Sunday, March 1, 2015

Literary Agent Blogs

Rather than reading the trade papers for what's hot in the industry (yes, I do read them anyway) the place with the finger-on-the-pulse is literary agents' blogs.
Some things never change, for example, the nasty comments about really bad-bad query letters and the insane things people write in them. Note: A query letter is a business proposal, not a pen pal letter.
While Judith and I tend to be approachable and not terribly snarky with replies to query letters, that doesn't mean that I don't eye-roll on occasion. Sorry about that. I know "this ms" is important to you.
I love the sencerity when someone writes that their mum, 92 year old former English teacher, lover, or stranger they met at the dog park loves their ms and I will, too. Keep in mind that neither Judith or I are any of those -- especially not 92 years old!
A query letter is a business proposal that in the end is designed to get us to spend OUR money to make YOUR ms into a marketable book.

The first thing you are after is to get us to finish reading your query letter and the synopsis. Next is to get us interested enough to read the first three chapters that are requested as part of our submission guidelines.
You should throw a huge party if we ask for the full manuscript. We probably read the full manuscript on 5% or less of the submissions. I don't know if that is a normal per cent for the industry or not, but there are only so many hours in the day and very few of us to read mss.

There are no guarantees that an offer of a contract will follow a request for a full ms.
Most people get the middle of their ms going full steam. The beginning is the part I have trouble with, especially if there is a prologue. Yes, we have published a couple of books with prologues. That doesn't mean that I like prologues. I feel strongly that if that information is important to the story, then put it in the story. (Judith is a lot more patient with prologues.)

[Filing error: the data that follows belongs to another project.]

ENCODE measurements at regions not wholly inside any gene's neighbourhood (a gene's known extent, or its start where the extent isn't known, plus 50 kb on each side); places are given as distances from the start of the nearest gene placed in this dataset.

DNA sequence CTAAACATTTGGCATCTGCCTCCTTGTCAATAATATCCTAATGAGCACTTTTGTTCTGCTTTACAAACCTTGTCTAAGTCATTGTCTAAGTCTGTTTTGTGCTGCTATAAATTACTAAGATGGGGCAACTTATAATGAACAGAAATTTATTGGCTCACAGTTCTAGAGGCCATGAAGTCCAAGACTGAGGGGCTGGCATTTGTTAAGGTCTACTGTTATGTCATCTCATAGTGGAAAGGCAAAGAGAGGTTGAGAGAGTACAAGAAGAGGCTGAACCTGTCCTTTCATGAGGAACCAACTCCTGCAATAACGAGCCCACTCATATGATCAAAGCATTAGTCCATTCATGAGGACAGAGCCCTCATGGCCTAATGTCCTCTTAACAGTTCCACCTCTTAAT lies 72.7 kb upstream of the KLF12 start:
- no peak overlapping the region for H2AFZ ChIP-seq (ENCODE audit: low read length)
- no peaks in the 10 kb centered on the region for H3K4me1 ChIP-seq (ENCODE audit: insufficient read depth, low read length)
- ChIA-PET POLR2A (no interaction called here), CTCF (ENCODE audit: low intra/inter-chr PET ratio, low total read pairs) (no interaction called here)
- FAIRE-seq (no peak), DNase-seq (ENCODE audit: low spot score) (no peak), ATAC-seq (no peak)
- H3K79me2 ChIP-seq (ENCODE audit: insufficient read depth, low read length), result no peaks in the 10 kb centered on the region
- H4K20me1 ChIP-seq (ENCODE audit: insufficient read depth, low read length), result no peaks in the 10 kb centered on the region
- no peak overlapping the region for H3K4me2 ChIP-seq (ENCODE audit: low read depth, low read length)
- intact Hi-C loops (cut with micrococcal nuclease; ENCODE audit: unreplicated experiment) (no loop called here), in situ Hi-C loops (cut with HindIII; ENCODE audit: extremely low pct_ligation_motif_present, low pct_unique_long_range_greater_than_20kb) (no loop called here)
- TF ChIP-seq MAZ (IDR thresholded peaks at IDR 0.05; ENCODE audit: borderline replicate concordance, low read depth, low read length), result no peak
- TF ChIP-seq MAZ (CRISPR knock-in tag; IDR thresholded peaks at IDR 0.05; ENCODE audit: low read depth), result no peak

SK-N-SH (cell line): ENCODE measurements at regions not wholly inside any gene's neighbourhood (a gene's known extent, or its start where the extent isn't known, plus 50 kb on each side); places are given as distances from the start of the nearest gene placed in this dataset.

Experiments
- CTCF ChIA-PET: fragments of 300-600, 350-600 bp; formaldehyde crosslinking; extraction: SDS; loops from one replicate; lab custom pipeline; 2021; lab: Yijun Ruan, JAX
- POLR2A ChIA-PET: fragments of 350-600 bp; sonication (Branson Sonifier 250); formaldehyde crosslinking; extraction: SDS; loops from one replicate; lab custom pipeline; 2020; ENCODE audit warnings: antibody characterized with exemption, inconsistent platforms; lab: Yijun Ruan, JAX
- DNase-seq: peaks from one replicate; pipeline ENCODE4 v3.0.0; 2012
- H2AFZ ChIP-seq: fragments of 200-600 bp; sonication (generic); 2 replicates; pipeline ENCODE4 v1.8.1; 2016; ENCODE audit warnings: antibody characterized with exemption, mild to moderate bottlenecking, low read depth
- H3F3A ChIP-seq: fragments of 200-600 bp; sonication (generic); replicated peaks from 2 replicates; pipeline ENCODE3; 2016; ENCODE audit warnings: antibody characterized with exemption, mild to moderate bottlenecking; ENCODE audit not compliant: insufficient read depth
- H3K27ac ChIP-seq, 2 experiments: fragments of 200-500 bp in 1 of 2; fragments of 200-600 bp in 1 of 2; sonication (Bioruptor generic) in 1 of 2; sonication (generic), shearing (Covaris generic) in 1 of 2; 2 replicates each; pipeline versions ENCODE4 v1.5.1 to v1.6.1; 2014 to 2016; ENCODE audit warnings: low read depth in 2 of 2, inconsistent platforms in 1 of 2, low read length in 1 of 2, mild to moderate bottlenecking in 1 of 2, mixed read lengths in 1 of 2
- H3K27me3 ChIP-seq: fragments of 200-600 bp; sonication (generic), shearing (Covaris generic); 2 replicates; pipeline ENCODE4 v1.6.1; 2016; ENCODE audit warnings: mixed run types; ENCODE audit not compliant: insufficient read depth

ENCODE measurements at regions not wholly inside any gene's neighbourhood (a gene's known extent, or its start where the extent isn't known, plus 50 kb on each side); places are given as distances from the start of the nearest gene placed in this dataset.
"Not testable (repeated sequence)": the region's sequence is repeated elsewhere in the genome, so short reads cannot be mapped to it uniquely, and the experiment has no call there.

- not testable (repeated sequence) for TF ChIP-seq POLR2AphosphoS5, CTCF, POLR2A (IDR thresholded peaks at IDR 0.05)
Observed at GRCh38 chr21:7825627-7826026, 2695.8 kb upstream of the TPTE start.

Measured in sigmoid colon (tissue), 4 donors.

Even so, I think the end is the most important piece of the whole work. That's the bit that props open the reader's mind and won't let the door close on the characters. They linger. They come into one's thoughts, they provoke thought, they are real people.
If anything, the lack of a satisfying ending has been the cause of several missed contracts.
The point of all of this is that when asking someone to fund your project (book) then you have to let go of the title, this bit and that bit, and be willing to do rewrites.

If you're unwilling to change any part of the submission, then we probably aren't the right publisher for you. We will "kick the tires" and if they need air in them, we will want you to do that; put air in them. (Email me if you don't get what kick the tires means. Tire=tyre.)
As the unpacking for the move last year moves forward at such a slow pace that it is unnoticeable, I came across an article that I printed from the internet in 2005.
To get you started reading literary agent blogs, here is the link to one of many good ones.
Knowledge is power. Learn everything you can about the industry, about writing, about submissions.

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